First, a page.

|Mark 1 lateral L||Nº 19EF|
|Mark 3||LIÉGE (Belgium)|
AAAndrew's Steel Pen blog seems to identify the shape of this nib as a "Shoulder" nib ... one with a "normal heel then an abrupt, sharp, 90 or near-90-degree transition to create a wider, deeper, straight body to the shoulders." On The Fountain Pen Network, AAAndrew further notes that most bank pens have a vent hole in the shape of a torch, and that the torch hole shape is standard across manufacturers. Therefore it seems reasonable to conclude that this was a bank pen designed with a shoulder construct.
Liège is a city in Belgium. In the past, Liège was one of the most important industrial centers in Europe, particularly in steel-making and the related secondary industry--the manufacturing of steel goods. Of course, it is easy to speculate that one such secondary industry could have been the manufacturing of steel pen nibs. (For those of you who have noticed, the accent in the nib's location-of-manufacture imprint is Liége, not Liège. As it turns out, the city officially changed the spelling of its name on September 17, 1946, changing the accent from acute to grave, and the name was changed from Liége to Liège. This, then, would line up the location-of-manufacture imprint with typical dates of nib manufacturing--i.e., pre-1946.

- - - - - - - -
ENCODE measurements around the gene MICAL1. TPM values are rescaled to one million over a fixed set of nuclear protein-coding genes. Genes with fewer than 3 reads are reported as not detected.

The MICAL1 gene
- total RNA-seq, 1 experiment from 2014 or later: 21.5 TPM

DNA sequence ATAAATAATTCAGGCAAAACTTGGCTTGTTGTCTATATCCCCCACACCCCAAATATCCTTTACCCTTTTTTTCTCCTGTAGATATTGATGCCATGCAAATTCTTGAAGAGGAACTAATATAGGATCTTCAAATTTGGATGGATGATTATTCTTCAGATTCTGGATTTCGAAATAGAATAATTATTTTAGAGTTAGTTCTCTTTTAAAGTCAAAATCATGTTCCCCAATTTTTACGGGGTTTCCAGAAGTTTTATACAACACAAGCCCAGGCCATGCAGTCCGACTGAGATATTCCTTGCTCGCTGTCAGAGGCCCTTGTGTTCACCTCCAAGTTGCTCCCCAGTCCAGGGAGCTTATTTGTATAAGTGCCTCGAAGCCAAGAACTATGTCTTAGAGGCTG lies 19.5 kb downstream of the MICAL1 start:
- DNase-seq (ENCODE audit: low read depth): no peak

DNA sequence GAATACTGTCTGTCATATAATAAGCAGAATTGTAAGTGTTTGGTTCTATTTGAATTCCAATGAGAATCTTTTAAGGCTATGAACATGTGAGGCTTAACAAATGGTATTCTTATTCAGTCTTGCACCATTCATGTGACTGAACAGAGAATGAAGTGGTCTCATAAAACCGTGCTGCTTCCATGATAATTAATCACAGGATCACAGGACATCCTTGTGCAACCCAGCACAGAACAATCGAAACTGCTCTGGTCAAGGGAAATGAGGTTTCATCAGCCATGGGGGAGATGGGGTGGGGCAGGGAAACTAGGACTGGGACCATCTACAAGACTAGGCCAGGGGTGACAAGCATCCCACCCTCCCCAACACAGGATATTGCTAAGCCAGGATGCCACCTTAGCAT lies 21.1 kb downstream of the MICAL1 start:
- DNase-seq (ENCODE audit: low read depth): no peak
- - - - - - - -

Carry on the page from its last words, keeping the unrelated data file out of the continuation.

I cannot find a nib manufacturer, reseller or other company named Wégimont-Jamme. However, the Wégimont name is famous in the Liège area, notably for the 13th-century Wégimont castle, and its related estate.
There are no additional versions of the Wégimont-Jamme 19 Pen in the Chappy's Nibs collection, as pictured below (gray-finish).
Click any image for a full-resolution photo: 2200 x 640. The image with the ruler is 2300 x 1196.